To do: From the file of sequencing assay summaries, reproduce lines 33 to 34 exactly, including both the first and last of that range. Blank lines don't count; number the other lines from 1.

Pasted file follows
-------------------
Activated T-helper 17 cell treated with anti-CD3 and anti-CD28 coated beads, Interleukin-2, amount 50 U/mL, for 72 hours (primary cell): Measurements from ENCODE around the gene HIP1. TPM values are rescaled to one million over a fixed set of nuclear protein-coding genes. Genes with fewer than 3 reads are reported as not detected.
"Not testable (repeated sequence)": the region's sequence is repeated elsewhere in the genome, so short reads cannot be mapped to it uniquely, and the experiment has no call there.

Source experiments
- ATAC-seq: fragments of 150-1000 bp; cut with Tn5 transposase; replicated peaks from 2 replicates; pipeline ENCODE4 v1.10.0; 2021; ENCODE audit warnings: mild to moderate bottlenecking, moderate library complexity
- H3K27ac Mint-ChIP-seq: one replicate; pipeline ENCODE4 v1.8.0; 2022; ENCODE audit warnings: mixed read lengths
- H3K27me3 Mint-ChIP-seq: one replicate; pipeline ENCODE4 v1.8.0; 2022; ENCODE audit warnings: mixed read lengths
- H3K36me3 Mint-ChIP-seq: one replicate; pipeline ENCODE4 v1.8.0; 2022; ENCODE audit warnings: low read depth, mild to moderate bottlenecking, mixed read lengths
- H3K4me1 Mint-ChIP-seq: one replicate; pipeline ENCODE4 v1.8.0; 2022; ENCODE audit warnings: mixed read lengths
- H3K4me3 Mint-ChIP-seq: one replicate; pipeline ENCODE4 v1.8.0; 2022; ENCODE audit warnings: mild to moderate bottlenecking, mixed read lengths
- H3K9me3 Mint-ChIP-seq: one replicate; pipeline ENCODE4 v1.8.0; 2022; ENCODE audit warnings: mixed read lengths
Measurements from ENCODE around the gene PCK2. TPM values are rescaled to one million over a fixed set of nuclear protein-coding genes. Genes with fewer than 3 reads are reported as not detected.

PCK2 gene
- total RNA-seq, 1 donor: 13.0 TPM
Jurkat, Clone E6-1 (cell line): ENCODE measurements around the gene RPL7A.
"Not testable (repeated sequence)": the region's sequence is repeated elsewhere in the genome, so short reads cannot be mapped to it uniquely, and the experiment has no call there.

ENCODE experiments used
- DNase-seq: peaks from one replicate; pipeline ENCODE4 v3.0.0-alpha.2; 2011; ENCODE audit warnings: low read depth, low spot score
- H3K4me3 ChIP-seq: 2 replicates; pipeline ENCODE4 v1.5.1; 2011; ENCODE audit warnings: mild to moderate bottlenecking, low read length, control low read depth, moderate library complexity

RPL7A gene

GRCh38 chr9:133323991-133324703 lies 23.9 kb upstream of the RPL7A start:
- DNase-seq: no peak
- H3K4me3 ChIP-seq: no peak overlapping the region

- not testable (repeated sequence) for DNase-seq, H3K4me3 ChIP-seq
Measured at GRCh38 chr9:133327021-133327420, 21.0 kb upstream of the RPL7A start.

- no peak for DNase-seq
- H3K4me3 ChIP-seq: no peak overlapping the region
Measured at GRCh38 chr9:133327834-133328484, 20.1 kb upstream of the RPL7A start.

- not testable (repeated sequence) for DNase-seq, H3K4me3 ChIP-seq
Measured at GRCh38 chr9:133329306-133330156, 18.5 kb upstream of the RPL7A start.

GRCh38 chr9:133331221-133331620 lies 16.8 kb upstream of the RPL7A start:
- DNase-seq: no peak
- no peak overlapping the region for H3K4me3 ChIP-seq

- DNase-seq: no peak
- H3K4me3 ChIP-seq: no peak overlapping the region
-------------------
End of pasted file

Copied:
- DNase-seq: no peak
- H3K4me3 ChIP-seq: no peak overlapping the region